B2B and B2C Ecommerce Site Review – Aleias.com

On a recent webinar, I shared feedback on 3 eCommerce websites, giving them suggestions for ways to drive more revenue through their site. At Brilliance, we focus on helping companies optimize and improve the effectiveness of their online web presence. By seeing what others are doing (or not doing) you can get ideas on how to drive more revenue through your eCommerce site. In this article, I am reviewing Aleias.com, one of the companies that volunteered to have their site reviewed. If you find this example helpful, check out the other site reviews on the webinar here.

Aleia’s - A Manufacturer of Great Tasting Gluten-Free Foods

Aleia’s founder, Kim Snow, got her start in the restaurant and baking business (her background includes training at the Culinary Institute of America). Aleia’s was created in 2008 after Kim was diagnosed with Celiac disease and had a passion for creating great-tasting, gluten-free products. Many of the items are crossover products – where even people who do not have a gluten intolerance love and prefer their products.

Today, Aleia’s products are available in 4,000 stores nationwide. Their online presence was created with the goal of making sure customers could find their products, even if they weren’t carried in a store near them. In addition, the team at Aleia’s recognized that not all stores carry the entire Aleia’s product line and wanted to ensure their products were available to customers when they wanted them.

B2C and B2B – Meeting the Needs of Retail and Wholesale Customers

Like many other manufacturers, Aleia’s needs to sell both to consumers through their retail store as well as a need to sell to wholesale customers at discounted pricing. Aleia’s has chosen to set up two different stores to support this. On their wholesale site, you are unable to place an order or see your pricing until you log in. This is fairly standard functionality in a wholesale environment. It is possible to have B2B and B2C functionality out of the same store, where wholesale users login to see their special pricing and special products, but retail users are able to see pricing without logging in. Determining if you want two stores or one will depend on your products, your customers, the differences in how you want the B2B and B2C experiences to function, and the software you choose to implement the site. We provide some feedback on both the B2B and B2C sites below.

Site Improvement Recommendations

Product Reviews:  One thing that Aleia’s is doing well is having customer reviews of their products set up on their site. User-generated reviews give people confidence in buying a product.
One challenge that can exist with product reviews is having the functionality for reviews on your site, but struggling to get customers to come back and review your product. If this is a problem for you, consider using a post-purchase email campaign that encourages customers to come back and review your product. Look for ways you can continually be inviting feedback throughout your process, and ensure the process of leaving a review is easy to do.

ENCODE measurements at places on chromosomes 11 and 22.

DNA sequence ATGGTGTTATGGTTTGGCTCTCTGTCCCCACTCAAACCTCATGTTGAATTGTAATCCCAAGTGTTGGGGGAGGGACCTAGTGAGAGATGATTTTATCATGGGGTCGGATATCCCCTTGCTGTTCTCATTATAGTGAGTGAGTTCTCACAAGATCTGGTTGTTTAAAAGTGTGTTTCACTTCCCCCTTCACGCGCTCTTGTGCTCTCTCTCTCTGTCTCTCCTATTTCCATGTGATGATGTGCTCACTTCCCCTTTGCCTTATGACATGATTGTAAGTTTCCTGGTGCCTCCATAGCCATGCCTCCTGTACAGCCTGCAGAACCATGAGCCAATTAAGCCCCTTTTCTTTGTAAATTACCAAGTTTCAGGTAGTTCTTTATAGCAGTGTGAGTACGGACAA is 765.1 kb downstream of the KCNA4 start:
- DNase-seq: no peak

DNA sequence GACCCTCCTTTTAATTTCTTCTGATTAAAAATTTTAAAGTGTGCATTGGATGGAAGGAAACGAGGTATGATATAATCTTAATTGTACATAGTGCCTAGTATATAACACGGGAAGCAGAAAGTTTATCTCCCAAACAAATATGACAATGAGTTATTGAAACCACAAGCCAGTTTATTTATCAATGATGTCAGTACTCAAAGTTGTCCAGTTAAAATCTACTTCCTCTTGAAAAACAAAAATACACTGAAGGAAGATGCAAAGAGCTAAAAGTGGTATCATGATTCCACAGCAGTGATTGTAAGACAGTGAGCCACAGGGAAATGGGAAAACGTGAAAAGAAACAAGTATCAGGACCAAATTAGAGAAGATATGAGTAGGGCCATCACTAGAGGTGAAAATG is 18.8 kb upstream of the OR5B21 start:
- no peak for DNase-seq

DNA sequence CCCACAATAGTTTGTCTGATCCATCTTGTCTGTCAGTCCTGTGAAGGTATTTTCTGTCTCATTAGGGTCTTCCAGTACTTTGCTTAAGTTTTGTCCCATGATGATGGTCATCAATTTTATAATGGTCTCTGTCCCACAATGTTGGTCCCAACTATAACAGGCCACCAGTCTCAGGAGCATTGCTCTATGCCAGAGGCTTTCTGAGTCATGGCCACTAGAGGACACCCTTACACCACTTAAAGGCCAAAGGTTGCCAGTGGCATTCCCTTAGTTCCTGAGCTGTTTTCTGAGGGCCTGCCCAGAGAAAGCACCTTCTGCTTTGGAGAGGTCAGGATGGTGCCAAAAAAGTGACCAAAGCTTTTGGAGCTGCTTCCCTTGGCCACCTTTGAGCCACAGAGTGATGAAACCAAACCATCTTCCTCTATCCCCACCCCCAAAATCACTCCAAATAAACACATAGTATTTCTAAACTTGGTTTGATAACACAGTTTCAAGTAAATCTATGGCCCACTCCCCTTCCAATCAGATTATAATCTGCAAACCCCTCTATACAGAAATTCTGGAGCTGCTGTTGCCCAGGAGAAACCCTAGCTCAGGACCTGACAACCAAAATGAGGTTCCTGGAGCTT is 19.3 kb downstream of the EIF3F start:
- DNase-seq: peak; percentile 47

Use of Color: There is an opportunity for improvement in better using color to lead customers towards the desired goal. Right now their "Add to Wishlist" button is bright orange and their "Add to Cart" button is light gray. This leads your eye to the "Add to Wishlist" when Aleia’s primary goal is to have users add the item to their cart. It would be good to test out switching these two colors, and potentially look at a redesign of the product page on the whole with a focus on how to drive users towards a conversion. 

Improved Navigation: On the B2B wholesale site (http://aleiaswholesale.com/) there are 36 products listed on the product page but there isn’t a way for you to drill down to the specific product you are looking for.  

There is a “sort by” option on the top right, but outside of that, it would be helpful to have a way to see only what the customer is interested in. You could accomplish that by having reductive navigation on the left-hand side of the page to reduce to the specific product or sub-categories you are looking for. Reductive navigation can also be used on the search results pages to help users quickly find the product they are looking for.

Below is an example of left-hand reductive navigation on one of our clients’ sites (EdwardsIronWorkers.com).

There’s More

On the webinar, we had additional feedback for Aleia’s site and we also reviewed 2 other sites. For more ideas and recommendations, watch the full webinar. For a detailed report showing how your website can generate more revenue, sign up for our site analysis report.   

Lori McDonald

President & CEO


Lori McDonald 

Lori graduated from Purdue University with a Bachelor’s degree in Computer-Electrical Engineering and leads Brilliance Business Solutions with over 20 years of computer engineering and software development experience.  She is an Episerver EMVP, a Microsoft Certified Professional and a regular contributor on Practical eCommerce. Her status as a recognized industry expert has resulted in regular speaking engagements at business conferences.

Related Articles